DoD also has been planning changes in the makeup of its satellites, putting more payloads on a single spacecraft, thus returning a bigger bang for the buck since multiple launches are no longer required. “They’re trying to find ways to develop and build and operate their satellite systems a lot cheaper,” Cáceres said. “My sense is they’re going to save a lot of money there in terms of satellites.”

Media Outlet: Defense News Tags Satellites | Space Defense Spending

05
April
2014

Sanctions Against Russia: Farcical Tantrums from US and EU?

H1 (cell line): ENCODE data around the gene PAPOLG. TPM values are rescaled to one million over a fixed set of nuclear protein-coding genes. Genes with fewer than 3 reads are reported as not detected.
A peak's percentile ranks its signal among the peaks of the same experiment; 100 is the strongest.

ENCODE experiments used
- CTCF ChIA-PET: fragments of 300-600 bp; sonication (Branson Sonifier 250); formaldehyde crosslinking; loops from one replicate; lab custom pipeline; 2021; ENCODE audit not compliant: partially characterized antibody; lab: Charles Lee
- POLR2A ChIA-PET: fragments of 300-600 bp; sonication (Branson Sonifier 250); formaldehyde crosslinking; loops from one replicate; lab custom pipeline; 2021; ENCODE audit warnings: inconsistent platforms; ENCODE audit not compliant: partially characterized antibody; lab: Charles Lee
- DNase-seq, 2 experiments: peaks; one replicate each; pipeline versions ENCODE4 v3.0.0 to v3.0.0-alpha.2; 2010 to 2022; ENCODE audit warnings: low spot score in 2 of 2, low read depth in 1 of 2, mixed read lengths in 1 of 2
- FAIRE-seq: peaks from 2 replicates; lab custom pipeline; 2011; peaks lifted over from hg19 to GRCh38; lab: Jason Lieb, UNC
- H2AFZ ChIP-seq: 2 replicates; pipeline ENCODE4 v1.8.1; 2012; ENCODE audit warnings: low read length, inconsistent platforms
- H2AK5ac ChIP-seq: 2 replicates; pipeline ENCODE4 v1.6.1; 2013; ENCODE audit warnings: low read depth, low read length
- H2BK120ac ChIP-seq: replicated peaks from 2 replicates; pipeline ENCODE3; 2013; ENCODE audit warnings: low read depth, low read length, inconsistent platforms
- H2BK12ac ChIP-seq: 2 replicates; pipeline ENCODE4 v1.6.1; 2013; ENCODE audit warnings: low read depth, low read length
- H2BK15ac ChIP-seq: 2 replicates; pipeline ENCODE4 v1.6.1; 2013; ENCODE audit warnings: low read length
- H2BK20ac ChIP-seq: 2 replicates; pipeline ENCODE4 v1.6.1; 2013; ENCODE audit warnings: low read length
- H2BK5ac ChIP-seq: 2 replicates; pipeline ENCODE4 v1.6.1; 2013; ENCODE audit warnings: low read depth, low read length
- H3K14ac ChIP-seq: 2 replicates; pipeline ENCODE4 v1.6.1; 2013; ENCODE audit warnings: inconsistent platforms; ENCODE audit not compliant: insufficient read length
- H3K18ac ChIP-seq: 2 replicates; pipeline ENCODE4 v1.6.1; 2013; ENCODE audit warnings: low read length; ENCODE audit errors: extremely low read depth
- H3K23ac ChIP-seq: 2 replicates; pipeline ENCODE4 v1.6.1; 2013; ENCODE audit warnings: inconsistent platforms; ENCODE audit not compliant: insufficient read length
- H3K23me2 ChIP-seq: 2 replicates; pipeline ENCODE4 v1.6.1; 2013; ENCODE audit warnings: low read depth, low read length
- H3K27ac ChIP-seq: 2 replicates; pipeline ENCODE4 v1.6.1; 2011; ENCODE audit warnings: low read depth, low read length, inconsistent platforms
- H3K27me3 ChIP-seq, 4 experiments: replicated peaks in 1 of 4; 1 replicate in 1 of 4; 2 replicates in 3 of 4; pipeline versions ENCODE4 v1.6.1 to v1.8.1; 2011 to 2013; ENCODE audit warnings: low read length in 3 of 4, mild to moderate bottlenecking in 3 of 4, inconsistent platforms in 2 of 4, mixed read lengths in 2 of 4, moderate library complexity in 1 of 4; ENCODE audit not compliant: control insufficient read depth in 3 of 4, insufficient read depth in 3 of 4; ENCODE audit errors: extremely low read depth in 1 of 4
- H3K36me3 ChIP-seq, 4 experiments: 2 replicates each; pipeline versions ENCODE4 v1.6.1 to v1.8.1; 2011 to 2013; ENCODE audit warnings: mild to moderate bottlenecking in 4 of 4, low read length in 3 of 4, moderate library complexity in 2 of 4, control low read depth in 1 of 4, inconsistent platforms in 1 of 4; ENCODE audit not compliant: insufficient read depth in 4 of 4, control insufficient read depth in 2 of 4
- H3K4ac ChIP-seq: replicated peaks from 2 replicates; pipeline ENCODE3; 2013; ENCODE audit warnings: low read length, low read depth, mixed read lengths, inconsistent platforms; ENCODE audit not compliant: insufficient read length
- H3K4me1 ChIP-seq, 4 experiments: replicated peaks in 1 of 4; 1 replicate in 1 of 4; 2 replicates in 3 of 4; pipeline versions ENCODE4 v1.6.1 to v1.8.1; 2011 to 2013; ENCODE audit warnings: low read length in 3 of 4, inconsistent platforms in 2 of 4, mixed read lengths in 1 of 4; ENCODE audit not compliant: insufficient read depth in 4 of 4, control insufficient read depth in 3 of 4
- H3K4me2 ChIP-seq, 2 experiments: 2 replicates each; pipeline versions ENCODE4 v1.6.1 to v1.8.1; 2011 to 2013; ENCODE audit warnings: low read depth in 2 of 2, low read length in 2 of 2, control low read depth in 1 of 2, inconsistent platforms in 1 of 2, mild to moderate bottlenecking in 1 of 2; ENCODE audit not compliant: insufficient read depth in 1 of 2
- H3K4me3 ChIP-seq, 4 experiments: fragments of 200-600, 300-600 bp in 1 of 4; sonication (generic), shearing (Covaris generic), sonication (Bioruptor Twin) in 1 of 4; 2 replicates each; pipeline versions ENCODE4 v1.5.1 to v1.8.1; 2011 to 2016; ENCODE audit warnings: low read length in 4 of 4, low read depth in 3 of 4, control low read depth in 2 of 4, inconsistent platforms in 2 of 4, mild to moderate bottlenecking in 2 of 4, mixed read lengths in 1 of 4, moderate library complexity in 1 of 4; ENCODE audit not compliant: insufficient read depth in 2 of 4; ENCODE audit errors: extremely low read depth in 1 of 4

Featuring: Marco A. Caceres

Sanctions Against Russia: Farcical Tantrums from US and EU?

Since 2011, when NASA concluded its final Space Shuttle flight, the US has heavily relied on the rockets as a means of conveyance to the ISS. NASA forks out in the order of $70.7 million to the Russian space agency Rosaviakosmos per seat on a Soyuz capsule. All parties, notes Marco Cáceres of the Teal Group, are happy: Rosaviakosmos gets some cash and NASA gets to have its astronauts on a space station that cost the US tax payer $100 billion.

Media Outlet: News Junkie Post Tags Crimea | International Space Station | NASA | Rosaviakosmos | Russia | Sanctions

03
April
2014

NASA’s breakup with Russia is a manipulative money grab

Featuring: Marco A. Caceres

NASA’s breakup with Russia is a manipulative money grab